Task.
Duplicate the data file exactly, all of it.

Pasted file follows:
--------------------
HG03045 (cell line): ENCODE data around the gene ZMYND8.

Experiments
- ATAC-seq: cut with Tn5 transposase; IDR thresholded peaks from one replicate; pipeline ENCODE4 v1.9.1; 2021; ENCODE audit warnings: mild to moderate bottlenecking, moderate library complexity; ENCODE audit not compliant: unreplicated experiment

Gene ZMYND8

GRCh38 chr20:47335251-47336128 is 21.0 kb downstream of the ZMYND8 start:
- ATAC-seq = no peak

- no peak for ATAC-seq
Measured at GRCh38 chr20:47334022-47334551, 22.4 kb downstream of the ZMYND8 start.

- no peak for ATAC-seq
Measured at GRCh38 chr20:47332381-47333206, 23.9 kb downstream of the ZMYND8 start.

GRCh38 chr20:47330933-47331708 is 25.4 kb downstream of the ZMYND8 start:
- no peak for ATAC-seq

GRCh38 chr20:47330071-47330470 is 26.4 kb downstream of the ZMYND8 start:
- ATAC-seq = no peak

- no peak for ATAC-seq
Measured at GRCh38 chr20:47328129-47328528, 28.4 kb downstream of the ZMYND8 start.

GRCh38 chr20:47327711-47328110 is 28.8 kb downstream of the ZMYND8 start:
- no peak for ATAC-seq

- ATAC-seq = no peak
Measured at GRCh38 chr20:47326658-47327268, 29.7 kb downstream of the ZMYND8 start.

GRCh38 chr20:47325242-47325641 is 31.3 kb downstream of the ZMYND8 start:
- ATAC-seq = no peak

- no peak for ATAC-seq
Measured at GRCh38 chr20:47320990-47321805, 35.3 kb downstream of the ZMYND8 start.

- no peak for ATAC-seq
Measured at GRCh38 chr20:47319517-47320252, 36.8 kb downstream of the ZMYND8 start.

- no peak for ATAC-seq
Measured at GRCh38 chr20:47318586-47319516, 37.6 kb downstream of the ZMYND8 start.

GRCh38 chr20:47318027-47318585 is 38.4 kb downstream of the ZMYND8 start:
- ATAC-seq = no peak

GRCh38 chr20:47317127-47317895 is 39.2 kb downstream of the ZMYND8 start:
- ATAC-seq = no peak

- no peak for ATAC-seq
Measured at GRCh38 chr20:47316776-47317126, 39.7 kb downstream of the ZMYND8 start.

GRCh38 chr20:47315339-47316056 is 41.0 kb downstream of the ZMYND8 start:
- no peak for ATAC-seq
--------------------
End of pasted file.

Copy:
HG03045 (cell line): ENCODE data around the gene ZMYND8.

Experiments
- ATAC-seq: cut with Tn5 transposase; IDR thresholded peaks from one replicate; pipeline ENCODE4 v1.9.1; 2021; ENCODE audit warnings: mild to moderate bottlenecking, moderate library complexity; ENCODE audit not compliant: unreplicated experiment

Gene ZMYND8

GRCh38 chr20:47335251-47336128 is 21.0 kb downstream of the ZMYND8 start:
- ATAC-seq = no peak

- no peak for ATAC-seq
Measured at GRCh38 chr20:47334022-47334551, 22.4 kb downstream of the ZMYND8 start.

- no peak for ATAC-seq
Measured at GRCh38 chr20:47332381-47333206, 23.9 kb downstream of the ZMYND8 start.

GRCh38 chr20:47330933-47331708 is 25.4 kb downstream of the ZMYND8 start:
- no peak for ATAC-seq

GRCh38 chr20:47330071-47330470 is 26.4 kb downstream of the ZMYND8 start:
- ATAC-seq = no peak

- no peak for ATAC-seq
Measured at GRCh38 chr20:47328129-47328528, 28.4 kb downstream of the ZMYND8 start.

GRCh38 chr20:47327711-47328110 is 28.8 kb downstream of the ZMYND8 start:
- no peak for ATAC-seq

- ATAC-seq = no peak
Measured at GRCh38 chr20:47326658-47327268, 29.7 kb downstream of the ZMYND8 start.

GRCh38 chr20:47325242-47325641 is 31.3 kb downstream of the ZMYND8 start:
- ATAC-seq = no peak

- no peak for ATAC-seq
Measured at GRCh38 chr20:47320990-47321805, 35.3 kb downstream of the ZMYND8 start.

- no peak for ATAC-seq
Measured at GRCh38 chr20:47319517-47320252, 36.8 kb downstream of the ZMYND8 start.

- no peak for ATAC-seq
Measured at GRCh38 chr20:47318586-47319516, 37.6 kb downstream of the ZMYND8 start.

GRCh38 chr20:47318027-47318585 is 38.4 kb downstream of the ZMYND8 start:
- ATAC-seq = no peak

GRCh38 chr20:47317127-47317895 is 39.2 kb downstream of the ZMYND8 start:
- ATAC-seq = no peak

- no peak for ATAC-seq
Measured at GRCh38 chr20:47316776-47317126, 39.7 kb downstream of the ZMYND8 start.

GRCh38 chr20:47315339-47316056 is 41.0 kb downstream of the ZMYND8 start:
- no peak for ATAC-seq